Monday, 18 May 2020

My revealing novel 

I learned more about the Peninsular Wars from reading Bernard Cornwell’s Sharpe novels than I learned in school history lessons. I learned more than the bare facts; the dates and places. I learned what it was like to be there in the heat of battle. I learned what it felt like. A novelist is well-placed to show the reader those emotions. There’s nothing new in it. Through the medium of a novel, Dickens showed us what it felt like to be a penniless orphan.

Why am I telling you this? Because historians try to give an accurate account of the past, but their output often comes across as too academic. So many history books are devoid of that important element: the collection of sentiments, hopes and frustrations felt by the people who were there at the time.

I lived and worked in Northern Ireland in the early 1970s, at the height of the Troubles. I remember more than simply what happened. There are many detailed accounts of that already in the public domain. I now live in England and people ask me what it felt like to live in Northern Ireland in those distant days. Their questions go beyond what happened. I find it difficult to explain in a conversation, in a way that fully captures the feel of the moment. However, I am a novelist, so I had a solution in my writing.

My way around the problem was to write a novel that encapsulates the essence of what it felt like. As Bernard Cornwell did with his Sharpe books, I have used fiction as a means of bringing out the feelings of reality. Fiction in place of reality? Ironically, it seems to work.

The Girl From The Killing Streets is a crime story, but it is more than that. It is a story set against one fateful day in the lives of the people of Belfast. Bloody Friday, 21st July 1972.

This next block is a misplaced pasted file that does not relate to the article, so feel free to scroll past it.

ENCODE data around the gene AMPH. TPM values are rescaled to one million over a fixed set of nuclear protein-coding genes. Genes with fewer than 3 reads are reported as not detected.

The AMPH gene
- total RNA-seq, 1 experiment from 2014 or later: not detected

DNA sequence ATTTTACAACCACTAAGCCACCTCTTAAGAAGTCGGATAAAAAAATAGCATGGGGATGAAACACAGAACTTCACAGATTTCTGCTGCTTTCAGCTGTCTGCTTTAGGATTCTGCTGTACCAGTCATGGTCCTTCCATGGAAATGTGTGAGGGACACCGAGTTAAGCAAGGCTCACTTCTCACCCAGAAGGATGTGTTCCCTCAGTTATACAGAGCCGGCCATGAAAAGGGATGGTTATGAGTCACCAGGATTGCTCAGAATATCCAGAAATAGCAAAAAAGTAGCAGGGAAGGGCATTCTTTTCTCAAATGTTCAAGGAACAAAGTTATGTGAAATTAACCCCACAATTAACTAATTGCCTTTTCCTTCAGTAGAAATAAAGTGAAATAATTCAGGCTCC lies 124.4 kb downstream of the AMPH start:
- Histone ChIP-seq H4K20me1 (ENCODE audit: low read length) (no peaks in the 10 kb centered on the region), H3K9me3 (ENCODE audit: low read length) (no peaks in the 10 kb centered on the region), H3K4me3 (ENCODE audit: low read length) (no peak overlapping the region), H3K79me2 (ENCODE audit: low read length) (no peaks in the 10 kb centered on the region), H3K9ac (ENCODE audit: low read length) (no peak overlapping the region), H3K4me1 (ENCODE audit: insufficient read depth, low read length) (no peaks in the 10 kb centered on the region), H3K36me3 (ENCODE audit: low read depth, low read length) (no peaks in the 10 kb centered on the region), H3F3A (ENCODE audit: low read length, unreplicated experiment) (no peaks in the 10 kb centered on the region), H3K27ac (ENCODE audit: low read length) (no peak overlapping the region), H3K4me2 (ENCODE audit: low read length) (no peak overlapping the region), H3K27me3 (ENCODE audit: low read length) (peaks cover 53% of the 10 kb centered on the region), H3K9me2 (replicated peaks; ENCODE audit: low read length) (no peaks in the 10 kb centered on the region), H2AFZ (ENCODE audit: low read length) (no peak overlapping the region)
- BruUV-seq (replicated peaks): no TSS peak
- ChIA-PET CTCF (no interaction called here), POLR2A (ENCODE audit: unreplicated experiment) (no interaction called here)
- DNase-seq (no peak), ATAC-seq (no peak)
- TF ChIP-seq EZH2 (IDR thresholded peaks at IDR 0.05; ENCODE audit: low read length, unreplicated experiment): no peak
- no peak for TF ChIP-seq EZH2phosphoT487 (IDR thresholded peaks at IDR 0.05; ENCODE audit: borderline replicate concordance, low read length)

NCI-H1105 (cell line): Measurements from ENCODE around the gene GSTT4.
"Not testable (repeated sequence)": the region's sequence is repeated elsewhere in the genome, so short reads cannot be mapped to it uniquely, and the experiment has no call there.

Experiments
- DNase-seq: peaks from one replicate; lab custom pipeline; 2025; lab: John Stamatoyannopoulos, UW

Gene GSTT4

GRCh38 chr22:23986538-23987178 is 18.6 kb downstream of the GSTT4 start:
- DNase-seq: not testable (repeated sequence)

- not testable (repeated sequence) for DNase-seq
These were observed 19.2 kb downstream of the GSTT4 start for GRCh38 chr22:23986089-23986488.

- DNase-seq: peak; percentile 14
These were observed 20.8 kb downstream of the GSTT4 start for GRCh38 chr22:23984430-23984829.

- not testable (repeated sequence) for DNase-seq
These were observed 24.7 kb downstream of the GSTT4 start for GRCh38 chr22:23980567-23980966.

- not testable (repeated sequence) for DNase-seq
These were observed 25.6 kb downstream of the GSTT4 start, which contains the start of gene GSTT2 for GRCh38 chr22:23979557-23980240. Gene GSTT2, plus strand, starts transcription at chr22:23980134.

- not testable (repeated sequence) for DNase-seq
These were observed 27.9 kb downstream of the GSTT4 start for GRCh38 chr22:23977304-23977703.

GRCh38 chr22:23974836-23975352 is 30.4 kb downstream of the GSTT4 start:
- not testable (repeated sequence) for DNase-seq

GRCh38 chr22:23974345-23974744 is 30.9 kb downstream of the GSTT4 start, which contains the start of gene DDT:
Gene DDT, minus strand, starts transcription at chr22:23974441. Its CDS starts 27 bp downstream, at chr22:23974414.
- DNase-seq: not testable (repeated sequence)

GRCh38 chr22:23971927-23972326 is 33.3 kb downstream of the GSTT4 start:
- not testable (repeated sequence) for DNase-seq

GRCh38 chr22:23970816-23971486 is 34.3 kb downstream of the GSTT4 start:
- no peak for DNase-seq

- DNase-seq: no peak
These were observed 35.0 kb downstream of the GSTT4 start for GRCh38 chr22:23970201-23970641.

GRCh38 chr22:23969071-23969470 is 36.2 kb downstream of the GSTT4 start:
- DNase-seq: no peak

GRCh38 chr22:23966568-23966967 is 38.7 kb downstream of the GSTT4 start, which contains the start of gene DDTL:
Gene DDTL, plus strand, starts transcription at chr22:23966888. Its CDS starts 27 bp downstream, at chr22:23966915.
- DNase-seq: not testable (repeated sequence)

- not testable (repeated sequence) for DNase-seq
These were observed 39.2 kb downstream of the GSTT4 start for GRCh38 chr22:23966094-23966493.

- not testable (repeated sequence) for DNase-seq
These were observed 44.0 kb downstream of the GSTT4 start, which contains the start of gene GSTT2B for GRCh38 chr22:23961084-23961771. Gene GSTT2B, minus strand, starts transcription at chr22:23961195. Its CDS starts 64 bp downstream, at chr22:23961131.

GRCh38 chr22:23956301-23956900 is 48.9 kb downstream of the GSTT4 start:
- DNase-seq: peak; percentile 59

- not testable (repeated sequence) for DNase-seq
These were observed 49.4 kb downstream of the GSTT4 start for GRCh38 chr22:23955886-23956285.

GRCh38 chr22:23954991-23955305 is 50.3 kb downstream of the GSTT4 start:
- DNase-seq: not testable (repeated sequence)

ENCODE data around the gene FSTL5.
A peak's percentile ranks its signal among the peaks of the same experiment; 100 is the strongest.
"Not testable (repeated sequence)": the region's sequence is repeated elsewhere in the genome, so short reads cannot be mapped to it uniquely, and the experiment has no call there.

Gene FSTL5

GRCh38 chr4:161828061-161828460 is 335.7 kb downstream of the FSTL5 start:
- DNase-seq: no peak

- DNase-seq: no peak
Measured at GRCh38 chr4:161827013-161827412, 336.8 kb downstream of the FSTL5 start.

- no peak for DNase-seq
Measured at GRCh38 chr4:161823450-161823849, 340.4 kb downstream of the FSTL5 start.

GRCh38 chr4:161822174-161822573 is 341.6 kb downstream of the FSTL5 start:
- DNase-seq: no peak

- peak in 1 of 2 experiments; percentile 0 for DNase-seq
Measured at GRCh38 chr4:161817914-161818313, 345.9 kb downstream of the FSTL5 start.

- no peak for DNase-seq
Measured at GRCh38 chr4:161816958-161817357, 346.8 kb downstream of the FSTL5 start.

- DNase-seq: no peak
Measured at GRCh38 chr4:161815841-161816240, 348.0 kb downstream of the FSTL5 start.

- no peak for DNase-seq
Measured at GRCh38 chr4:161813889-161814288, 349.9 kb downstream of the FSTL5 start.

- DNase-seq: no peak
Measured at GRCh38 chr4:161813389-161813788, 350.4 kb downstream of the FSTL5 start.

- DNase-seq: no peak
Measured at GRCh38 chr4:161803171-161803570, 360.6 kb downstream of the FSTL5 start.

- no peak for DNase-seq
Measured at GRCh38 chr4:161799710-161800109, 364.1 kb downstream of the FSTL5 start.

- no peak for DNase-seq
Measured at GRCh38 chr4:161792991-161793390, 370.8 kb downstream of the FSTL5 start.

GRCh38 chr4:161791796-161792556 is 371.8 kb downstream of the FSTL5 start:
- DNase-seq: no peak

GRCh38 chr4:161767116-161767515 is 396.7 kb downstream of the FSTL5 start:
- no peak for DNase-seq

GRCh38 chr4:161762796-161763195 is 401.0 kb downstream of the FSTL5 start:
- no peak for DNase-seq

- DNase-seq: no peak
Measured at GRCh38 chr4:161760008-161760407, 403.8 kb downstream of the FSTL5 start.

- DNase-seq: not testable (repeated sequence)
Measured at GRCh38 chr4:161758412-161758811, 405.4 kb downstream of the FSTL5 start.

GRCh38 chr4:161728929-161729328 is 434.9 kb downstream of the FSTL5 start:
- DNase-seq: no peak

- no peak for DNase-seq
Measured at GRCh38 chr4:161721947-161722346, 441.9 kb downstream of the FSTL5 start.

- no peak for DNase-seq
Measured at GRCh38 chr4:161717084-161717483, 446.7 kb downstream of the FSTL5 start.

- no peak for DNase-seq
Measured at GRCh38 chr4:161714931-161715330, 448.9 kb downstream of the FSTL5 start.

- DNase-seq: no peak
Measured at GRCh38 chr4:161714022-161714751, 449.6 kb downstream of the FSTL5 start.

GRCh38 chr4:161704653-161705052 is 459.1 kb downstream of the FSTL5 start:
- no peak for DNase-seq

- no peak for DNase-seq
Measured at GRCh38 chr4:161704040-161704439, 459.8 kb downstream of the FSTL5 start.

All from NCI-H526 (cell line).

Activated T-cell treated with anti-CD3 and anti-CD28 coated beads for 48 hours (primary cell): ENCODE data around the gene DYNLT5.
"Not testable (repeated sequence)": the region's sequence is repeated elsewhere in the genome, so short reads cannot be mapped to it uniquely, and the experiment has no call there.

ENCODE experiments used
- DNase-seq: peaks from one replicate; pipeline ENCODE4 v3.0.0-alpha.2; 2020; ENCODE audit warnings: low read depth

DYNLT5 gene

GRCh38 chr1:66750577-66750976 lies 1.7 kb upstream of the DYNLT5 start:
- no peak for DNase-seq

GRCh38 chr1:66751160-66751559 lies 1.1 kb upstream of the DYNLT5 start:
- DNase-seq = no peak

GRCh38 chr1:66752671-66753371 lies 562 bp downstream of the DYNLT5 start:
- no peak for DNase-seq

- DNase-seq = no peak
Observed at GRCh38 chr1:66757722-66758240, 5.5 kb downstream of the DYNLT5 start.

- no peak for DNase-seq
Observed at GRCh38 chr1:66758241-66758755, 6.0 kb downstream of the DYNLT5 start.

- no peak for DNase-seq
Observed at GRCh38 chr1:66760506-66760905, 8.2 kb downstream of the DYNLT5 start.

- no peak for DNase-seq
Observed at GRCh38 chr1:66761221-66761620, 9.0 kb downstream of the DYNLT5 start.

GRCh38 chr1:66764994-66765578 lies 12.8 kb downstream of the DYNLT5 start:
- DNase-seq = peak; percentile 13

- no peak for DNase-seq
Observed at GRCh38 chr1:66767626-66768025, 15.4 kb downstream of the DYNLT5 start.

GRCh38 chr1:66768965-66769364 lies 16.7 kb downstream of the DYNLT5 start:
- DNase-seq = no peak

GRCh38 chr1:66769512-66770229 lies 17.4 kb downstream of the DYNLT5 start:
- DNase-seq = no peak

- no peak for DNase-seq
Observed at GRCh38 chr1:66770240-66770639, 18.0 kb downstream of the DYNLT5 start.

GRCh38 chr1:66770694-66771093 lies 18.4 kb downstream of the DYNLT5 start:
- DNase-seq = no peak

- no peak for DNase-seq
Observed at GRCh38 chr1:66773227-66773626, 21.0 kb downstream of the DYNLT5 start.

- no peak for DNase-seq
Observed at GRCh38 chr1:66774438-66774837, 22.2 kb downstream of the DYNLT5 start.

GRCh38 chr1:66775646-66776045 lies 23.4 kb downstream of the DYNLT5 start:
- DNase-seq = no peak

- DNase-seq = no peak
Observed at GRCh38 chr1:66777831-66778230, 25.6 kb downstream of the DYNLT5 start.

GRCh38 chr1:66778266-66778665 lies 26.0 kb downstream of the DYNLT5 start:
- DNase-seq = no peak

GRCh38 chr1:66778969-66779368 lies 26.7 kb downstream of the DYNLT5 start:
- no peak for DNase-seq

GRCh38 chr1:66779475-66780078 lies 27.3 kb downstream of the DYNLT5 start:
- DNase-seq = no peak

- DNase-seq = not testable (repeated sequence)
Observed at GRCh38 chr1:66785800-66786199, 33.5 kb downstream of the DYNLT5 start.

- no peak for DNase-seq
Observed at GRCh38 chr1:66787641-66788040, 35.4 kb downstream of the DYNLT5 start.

The story begins eight years later when a young woman is incarcerated in Armagh Gaol for two murders committed on Bloody Friday. A journalist interviews her and comes away with the clear impression that her story does not ring true. So he interviews others who were in Belfast that day in 1972 and puts together a totally different story of what happened. It is a story of family intrigue, family secrets and dangerous relationships. It is also a story of how people felt when their city was blown apart.

The Girl From The Killing Streets is published by Darkstroke. With bookshops now closed, it can be ordered in paperback or ebook from Amazon. Follow this link:

“This book is a thriller from start to finish I was hooked. Well written from an expert storyteller.”
Amazon review

A remarkably dark and stylish thriller. The next best thing to being there.
Della Galton. Novelist and creative writing tutor

1 comment:

  1. Sounds like a gripping novel... writing from personal experiences is a good way to go! Far more relatable and memorable - and for that reason, your story sticks with the reader long after they've finished reading.